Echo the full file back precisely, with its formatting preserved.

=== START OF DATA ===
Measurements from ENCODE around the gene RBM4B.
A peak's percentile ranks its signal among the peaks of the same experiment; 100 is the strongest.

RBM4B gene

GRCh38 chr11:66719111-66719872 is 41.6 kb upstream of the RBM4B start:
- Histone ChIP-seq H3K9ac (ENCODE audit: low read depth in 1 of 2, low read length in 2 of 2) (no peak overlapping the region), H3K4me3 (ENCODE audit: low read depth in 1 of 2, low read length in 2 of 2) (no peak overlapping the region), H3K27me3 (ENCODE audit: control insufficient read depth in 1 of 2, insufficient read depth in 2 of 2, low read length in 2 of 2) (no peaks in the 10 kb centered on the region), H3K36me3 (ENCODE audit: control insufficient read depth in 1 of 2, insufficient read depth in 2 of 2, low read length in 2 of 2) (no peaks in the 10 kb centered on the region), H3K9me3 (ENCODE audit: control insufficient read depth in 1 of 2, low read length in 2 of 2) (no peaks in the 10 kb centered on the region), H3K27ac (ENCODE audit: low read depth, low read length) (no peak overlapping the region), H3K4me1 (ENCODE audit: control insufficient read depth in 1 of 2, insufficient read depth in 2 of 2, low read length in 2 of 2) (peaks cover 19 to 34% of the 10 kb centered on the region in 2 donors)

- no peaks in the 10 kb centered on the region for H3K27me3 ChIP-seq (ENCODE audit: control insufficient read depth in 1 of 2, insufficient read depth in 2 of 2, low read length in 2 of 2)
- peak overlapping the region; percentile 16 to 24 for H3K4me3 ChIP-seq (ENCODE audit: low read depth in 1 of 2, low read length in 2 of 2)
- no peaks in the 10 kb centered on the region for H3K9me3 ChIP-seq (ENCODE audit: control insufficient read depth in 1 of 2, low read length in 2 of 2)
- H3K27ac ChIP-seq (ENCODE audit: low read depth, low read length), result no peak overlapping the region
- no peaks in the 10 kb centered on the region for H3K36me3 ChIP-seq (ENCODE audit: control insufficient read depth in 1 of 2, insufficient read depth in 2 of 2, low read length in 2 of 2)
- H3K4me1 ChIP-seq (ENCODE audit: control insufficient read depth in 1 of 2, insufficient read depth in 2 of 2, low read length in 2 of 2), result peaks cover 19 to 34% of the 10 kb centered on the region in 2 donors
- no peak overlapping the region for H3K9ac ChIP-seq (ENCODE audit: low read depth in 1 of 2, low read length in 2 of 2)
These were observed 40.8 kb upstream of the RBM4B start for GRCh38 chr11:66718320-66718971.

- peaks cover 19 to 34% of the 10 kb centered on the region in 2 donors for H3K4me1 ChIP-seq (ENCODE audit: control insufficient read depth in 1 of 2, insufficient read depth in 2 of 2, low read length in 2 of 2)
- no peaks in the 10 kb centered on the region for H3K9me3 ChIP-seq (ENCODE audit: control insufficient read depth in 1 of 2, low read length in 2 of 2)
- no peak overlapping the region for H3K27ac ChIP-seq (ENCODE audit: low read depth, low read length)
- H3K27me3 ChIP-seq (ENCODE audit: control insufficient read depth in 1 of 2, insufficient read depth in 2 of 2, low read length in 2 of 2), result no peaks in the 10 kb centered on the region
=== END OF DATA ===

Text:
Measurements from ENCODE around the gene RBM4B.
A peak's percentile ranks its signal among the peaks of the same experiment; 100 is the strongest.

RBM4B gene

GRCh38 chr11:66719111-66719872 is 41.6 kb upstream of the RBM4B start:
- Histone ChIP-seq H3K9ac (ENCODE audit: low read depth in 1 of 2, low read length in 2 of 2) (no peak overlapping the region), H3K4me3 (ENCODE audit: low read depth in 1 of 2, low read length in 2 of 2) (no peak overlapping the region), H3K27me3 (ENCODE audit: control insufficient read depth in 1 of 2, insufficient read depth in 2 of 2, low read length in 2 of 2) (no peaks in the 10 kb centered on the region), H3K36me3 (ENCODE audit: control insufficient read depth in 1 of 2, insufficient read depth in 2 of 2, low read length in 2 of 2) (no peaks in the 10 kb centered on the region), H3K9me3 (ENCODE audit: control insufficient read depth in 1 of 2, low read length in 2 of 2) (no peaks in the 10 kb centered on the region), H3K27ac (ENCODE audit: low read depth, low read length) (no peak overlapping the region), H3K4me1 (ENCODE audit: control insufficient read depth in 1 of 2, insufficient read depth in 2 of 2, low read length in 2 of 2) (peaks cover 19 to 34% of the 10 kb centered on the region in 2 donors)

- no peaks in the 10 kb centered on the region for H3K27me3 ChIP-seq (ENCODE audit: control insufficient read depth in 1 of 2, insufficient read depth in 2 of 2, low read length in 2 of 2)
- peak overlapping the region; percentile 16 to 24 for H3K4me3 ChIP-seq (ENCODE audit: low read depth in 1 of 2, low read length in 2 of 2)
- no peaks in the 10 kb centered on the region for H3K9me3 ChIP-seq (ENCODE audit: control insufficient read depth in 1 of 2, low read length in 2 of 2)
- H3K27ac ChIP-seq (ENCODE audit: low read depth, low read length), result no peak overlapping the region
- no peaks in the 10 kb centered on the region for H3K36me3 ChIP-seq (ENCODE audit: control insufficient read depth in 1 of 2, insufficient read depth in 2 of 2, low read length in 2 of 2)
- H3K4me1 ChIP-seq (ENCODE audit: control insufficient read depth in 1 of 2, insufficient read depth in 2 of 2, low read length in 2 of 2), result peaks cover 19 to 34% of the 10 kb centered on the region in 2 donors
- no peak overlapping the region for H3K9ac ChIP-seq (ENCODE audit: low read depth in 1 of 2, low read length in 2 of 2)
These were observed 40.8 kb upstream of the RBM4B start for GRCh38 chr11:66718320-66718971.

- peaks cover 19 to 34% of the 10 kb centered on the region in 2 donors for H3K4me1 ChIP-seq (ENCODE audit: control insufficient read depth in 1 of 2, insufficient read depth in 2 of 2, low read length in 2 of 2)
- no peaks in the 10 kb centered on the region for H3K9me3 ChIP-seq (ENCODE audit: control insufficient read depth in 1 of 2, low read length in 2 of 2)
- no peak overlapping the region for H3K27ac ChIP-seq (ENCODE audit: low read depth, low read length)
- H3K27me3 ChIP-seq (ENCODE audit: control insufficient read depth in 1 of 2, insufficient read depth in 2 of 2, low read length in 2 of 2), result no peaks in the 10 kb centered on the region